The Boy and the Sea
Teenager from Sri Lanka defies all odds to excel on the cricket field
By Hilal Suhaib | October 6, 2012
The Indian Ocean has brought immense joy as well as unbearable grief to Pulina Tharanga. © Island Cricket
It’s easy to forget that he is still a teenager when listening to him talk. He comes across a lot older than 18. Perhaps growing up in a household where a pair of shoes was a luxury makes you grow up faster. Surely the immense psychological trauma of losing both parents before his 15th birthday has played a part.
Pulina Tharanga was just 11 when the Indian Ocean tsunami changed his life forever.
“I went to school to meet my cricket coach that morning. After arriving there, my coach asked me not to go back home because the sea had come in,” Tharanga tells me, recalling that fateful day in 2004. “I grew up near the sea, so I assumed it was just high tide.
"I had no idea how bad it was.”
The south of Sri Lanka, where Tharanga hails from, always had a certain charm about it. Stretched all along the coast were modest but quaint sea-side communities. It wasn’t unusual to see colourful boats and trawlers lined up on pristine beaches and fishing nets hanging from trees. Most fished for a living and enjoyed their coconut toddy — it was an uncomplicated existence.
The tsunami was about to change all that.
“There was nothing left. I couldn’t even see the foundation of our house,” Tharanga described what he saw when he found his way back home after spending two days at a friend’s house. He had been unable to return sooner, as roads were impassable and trains had ground to a halt because of the destruction caused by the tsunami. “I asked my brother where everyone was, he told me that my mother had died. I then asked him where her body was, and he told me they had not found her yet.
“We searched for my mother’s body for four consecutive days, but we couldn’t find her.”
Tharanga’s brother and his sister had survived unscathed, but his father lay in a hospital nearby after sustaining serious injuries. Encircled by devastation, the three siblings — all still children themselves — had to largely fend for each other initially.
“When I went to see my father in the hospital, he cried so much. He was very upset that he could not save my mother,” he recalls. “When my parents heard about the tsunami, they decided to go to the nearby temple and climb a tree. The branch broke, and they both fell into the water — they were separated.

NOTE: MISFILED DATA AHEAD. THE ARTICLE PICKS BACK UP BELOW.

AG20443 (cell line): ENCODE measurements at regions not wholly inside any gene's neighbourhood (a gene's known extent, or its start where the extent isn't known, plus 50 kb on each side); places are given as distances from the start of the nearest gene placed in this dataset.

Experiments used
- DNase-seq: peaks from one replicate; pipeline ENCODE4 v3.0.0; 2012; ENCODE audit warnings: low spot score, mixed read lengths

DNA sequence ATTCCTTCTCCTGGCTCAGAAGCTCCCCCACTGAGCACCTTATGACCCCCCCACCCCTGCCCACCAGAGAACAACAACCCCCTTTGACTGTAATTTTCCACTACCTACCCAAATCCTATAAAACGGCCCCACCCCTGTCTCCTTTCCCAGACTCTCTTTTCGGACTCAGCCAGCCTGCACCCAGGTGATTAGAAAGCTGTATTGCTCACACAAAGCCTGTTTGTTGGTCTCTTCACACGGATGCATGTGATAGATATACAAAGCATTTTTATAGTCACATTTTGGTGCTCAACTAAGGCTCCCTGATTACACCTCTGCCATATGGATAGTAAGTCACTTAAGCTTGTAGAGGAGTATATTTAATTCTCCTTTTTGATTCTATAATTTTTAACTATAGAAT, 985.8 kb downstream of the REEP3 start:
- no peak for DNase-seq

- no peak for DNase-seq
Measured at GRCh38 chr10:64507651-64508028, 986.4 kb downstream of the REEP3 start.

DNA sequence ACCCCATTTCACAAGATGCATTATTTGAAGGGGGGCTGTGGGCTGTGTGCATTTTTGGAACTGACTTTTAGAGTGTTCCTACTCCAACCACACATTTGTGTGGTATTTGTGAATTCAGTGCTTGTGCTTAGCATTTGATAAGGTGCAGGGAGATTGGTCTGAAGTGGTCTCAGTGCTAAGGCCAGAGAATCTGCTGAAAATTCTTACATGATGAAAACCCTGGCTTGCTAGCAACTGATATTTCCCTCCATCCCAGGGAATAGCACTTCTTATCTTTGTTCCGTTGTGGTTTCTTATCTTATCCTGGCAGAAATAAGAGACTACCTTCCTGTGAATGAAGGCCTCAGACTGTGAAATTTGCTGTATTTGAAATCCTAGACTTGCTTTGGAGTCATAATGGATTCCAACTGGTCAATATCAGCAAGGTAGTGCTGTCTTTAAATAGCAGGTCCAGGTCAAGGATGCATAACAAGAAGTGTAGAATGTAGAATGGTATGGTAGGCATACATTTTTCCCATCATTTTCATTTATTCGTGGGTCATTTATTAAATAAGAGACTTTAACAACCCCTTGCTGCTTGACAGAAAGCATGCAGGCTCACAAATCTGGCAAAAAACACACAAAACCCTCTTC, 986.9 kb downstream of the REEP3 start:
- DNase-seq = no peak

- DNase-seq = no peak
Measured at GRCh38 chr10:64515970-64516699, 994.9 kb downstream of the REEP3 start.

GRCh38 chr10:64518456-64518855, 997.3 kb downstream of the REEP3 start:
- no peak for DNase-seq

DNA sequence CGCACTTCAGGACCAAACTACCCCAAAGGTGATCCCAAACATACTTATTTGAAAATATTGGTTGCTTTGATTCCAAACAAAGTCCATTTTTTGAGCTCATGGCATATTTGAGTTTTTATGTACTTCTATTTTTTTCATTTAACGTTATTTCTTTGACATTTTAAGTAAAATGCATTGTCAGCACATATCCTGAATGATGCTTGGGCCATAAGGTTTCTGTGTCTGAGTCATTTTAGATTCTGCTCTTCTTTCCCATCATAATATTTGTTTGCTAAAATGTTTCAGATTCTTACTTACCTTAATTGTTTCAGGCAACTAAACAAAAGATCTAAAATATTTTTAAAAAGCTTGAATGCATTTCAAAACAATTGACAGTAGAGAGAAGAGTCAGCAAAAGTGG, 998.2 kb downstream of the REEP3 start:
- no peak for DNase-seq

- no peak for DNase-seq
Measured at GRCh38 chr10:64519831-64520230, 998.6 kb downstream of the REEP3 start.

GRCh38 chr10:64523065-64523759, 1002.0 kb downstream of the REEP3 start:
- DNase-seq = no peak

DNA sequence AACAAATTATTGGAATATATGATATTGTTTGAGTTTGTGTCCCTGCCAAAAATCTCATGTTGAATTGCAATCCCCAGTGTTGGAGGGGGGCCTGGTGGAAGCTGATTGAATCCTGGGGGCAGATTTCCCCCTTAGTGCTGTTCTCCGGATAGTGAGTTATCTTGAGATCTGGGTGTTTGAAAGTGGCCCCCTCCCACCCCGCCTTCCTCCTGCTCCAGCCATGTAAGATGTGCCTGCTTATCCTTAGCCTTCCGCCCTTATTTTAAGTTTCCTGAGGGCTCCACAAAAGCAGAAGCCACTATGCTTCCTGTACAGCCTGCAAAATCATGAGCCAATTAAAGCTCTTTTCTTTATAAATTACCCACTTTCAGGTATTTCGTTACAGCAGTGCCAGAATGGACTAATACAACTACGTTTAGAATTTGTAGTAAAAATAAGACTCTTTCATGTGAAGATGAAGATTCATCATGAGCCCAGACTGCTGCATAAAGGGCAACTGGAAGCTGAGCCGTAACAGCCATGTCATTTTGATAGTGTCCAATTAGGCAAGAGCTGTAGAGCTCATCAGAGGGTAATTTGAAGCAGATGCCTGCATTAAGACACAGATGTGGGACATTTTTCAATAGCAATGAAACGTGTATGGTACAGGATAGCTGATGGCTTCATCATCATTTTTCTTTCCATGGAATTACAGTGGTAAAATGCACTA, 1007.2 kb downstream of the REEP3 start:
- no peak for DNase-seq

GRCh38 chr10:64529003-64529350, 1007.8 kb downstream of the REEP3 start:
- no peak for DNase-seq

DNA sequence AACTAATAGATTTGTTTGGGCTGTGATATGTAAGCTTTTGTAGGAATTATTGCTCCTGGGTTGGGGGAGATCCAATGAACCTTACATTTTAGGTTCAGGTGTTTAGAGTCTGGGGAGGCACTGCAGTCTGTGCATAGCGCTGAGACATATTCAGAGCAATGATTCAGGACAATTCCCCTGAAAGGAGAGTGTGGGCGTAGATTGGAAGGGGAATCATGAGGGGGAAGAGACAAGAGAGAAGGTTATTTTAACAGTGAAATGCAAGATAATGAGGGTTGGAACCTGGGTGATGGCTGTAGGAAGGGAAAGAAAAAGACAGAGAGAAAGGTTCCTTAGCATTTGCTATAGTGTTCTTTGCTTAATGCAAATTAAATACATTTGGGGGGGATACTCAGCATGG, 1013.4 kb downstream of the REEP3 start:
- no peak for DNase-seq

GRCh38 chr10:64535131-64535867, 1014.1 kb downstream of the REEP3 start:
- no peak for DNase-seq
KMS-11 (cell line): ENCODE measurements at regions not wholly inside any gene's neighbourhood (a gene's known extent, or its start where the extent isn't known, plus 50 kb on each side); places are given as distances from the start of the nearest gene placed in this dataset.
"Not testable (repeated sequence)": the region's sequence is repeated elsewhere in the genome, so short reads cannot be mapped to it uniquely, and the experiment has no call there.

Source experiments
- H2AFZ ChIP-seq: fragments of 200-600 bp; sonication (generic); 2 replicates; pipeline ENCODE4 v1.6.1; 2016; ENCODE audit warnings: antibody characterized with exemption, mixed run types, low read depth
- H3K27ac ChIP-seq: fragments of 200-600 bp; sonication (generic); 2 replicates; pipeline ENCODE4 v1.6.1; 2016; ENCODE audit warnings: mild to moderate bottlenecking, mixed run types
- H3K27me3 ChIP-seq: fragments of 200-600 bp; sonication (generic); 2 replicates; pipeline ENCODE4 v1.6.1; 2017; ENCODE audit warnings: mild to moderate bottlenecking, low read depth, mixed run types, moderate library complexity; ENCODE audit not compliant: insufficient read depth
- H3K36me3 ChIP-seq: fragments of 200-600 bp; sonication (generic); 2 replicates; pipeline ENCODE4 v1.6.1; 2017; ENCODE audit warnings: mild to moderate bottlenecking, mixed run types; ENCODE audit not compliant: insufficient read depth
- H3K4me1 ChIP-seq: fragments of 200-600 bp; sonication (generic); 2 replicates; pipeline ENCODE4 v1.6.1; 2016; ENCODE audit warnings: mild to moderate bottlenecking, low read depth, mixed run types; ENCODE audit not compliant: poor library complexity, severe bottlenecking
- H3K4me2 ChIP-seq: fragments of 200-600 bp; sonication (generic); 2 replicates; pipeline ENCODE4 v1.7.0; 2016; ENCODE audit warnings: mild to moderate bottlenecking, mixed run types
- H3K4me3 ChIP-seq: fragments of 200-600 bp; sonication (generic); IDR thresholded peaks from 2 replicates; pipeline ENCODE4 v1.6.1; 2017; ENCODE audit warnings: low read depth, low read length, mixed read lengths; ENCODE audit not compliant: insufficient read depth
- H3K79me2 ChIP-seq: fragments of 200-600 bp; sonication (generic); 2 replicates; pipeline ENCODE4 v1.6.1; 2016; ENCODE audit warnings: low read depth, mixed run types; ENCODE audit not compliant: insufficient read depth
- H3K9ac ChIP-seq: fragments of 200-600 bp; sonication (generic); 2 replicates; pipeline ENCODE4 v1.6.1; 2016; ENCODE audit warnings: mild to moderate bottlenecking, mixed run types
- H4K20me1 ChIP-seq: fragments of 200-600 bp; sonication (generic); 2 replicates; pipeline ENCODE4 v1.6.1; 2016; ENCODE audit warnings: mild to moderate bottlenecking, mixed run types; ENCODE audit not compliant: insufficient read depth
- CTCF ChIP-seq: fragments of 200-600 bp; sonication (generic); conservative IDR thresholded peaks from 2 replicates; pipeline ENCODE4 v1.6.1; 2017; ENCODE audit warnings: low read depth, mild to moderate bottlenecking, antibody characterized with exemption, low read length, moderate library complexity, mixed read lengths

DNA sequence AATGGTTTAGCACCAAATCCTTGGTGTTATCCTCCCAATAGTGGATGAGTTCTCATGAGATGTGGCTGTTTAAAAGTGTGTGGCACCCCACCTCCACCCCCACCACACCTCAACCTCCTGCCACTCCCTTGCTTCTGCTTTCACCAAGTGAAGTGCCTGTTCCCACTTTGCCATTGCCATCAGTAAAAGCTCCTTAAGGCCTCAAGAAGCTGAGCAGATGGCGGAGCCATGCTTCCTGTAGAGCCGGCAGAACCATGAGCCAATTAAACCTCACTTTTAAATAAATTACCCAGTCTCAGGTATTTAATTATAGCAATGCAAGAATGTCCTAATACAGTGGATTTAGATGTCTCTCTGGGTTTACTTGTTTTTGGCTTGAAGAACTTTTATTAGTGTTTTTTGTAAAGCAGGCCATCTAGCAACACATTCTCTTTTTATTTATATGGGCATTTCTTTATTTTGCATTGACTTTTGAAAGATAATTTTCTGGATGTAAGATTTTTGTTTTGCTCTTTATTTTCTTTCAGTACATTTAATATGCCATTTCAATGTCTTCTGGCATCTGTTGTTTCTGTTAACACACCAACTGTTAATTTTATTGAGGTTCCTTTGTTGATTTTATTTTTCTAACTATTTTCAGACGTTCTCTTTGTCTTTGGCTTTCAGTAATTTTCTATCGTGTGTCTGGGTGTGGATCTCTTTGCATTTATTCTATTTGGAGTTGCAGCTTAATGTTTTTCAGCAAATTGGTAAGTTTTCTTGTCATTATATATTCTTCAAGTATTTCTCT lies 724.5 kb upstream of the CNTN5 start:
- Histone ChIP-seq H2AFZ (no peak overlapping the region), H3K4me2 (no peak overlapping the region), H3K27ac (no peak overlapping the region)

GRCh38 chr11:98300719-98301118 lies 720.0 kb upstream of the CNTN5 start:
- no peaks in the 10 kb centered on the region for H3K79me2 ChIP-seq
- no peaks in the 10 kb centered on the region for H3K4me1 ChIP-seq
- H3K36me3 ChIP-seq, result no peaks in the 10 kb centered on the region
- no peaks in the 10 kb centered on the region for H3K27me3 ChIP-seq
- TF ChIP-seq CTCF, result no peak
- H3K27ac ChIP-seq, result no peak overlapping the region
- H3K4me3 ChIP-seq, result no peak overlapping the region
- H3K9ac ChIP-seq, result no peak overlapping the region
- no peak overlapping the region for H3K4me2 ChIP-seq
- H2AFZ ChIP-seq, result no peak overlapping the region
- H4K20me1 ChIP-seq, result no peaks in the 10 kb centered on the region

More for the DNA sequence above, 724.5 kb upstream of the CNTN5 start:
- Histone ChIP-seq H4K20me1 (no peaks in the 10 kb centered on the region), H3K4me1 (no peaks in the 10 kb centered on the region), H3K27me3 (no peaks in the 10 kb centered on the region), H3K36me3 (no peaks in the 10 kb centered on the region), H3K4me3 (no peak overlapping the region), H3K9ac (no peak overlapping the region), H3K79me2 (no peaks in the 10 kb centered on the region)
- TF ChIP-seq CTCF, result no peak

“My father cannot forgive himself for not being able to hold on to her.”
What life had in store for him next was simply cruel. Three years after the tsunami, just when Tharanga’s family began rebuilding their lives, his father perished at sea. “Other fishermen there that day said that he got a cramp while swimming and he drowned,” he explained. These catastrophic events so early in his life made passing his GCE Ordinary Level exams an insurmountable challenge. Despite three attempts, Tharanga was unable to complete his education, but, his gift as a skilled cricketer would come to his rescue.
Cricket, however, is not a cheap sport.
“When my parents were alive, I found it hard to play cricket because a pair of training shoes was too expensive for us,” he says. “Once, when I told my mother that I was selected to play for my school, she looked upset. I asked her why she looked so sad, and she said that she was happy that I was selected and wanted me to play cricket, but she didn’t have the money to buy me shoes or any other equipment. Later, my coach spoke to her and explained that I could play very well and convinced her to let me play.
“Every morning, my mother would make string-hoppers and I would sell them to the shop near our home. We would get 75 rupees for 100 string-hoppers. Eventually, we raised 2000 rupees for a pair of shoes.”
What his coach at Sri Devananda College saw in him was also quickly spotted by local philanthropist Kushil Gunasekera. The generosity of Gunasekera’s charity the Foundation of Goodness was well known amongst the locals in the south before the tsunami, and it wasn’t long before Tharanga came knocking on the foundation’s doors.
Gunasekera is also Muttiah Muralitharan’s manager and himself a cricket enthusiast.
“When I asked him what he bowls, the very fact that he mentioned leg spin got me really excited,” Gunasekera said, recollecting his first meeting with Tharanga. Since then, the Foundation of Goodness has provided Tharanga much-needed financial support, paving the way for him to fulfil his late mother’s dream of him representing Sri Lanka one day.
Remarkably, at the age of 18, Tharanga has already played first-class cricket and was selected to represent Sri Lanka at the ICC Under-19 World Cup in Australia this year.
In Brisbane last month, Tharanga strode out to bat with Sri Lanka reeling after South Africa’s quick bowlers had demolished their top order during an under-19 World Cup clash. Sri Lanka looked unlikely to surpass 100. Tharanga, who describes himself as a leg-spinner who can bat, stroked an unbeaten half-century.
It was a performance worthy of a congratulatory message from Kumar Sangakkara.
“Sangakkara pointed out that he showed fine character by way of a text message when he made that 50 against South Africa under tremendous pressure, with Sri Lanka at 68 for 6,” a proud Gunasekera said.
Gunasekara has a right to be proud of the young cricketer’s achievements, for Tharanga’s story is an inspiring one, scripted with the aid of Gunasekara’s praiseworthy charity. Orphaned by the sea, against all odds, Tharanga has overcome many obstacles and many a hardship to repay the kindness and faith shown in him by Gunasekera and others with his performances on the field.
“He could be the first orphan to reach this status,” says Gunasekara.
© Island Cricket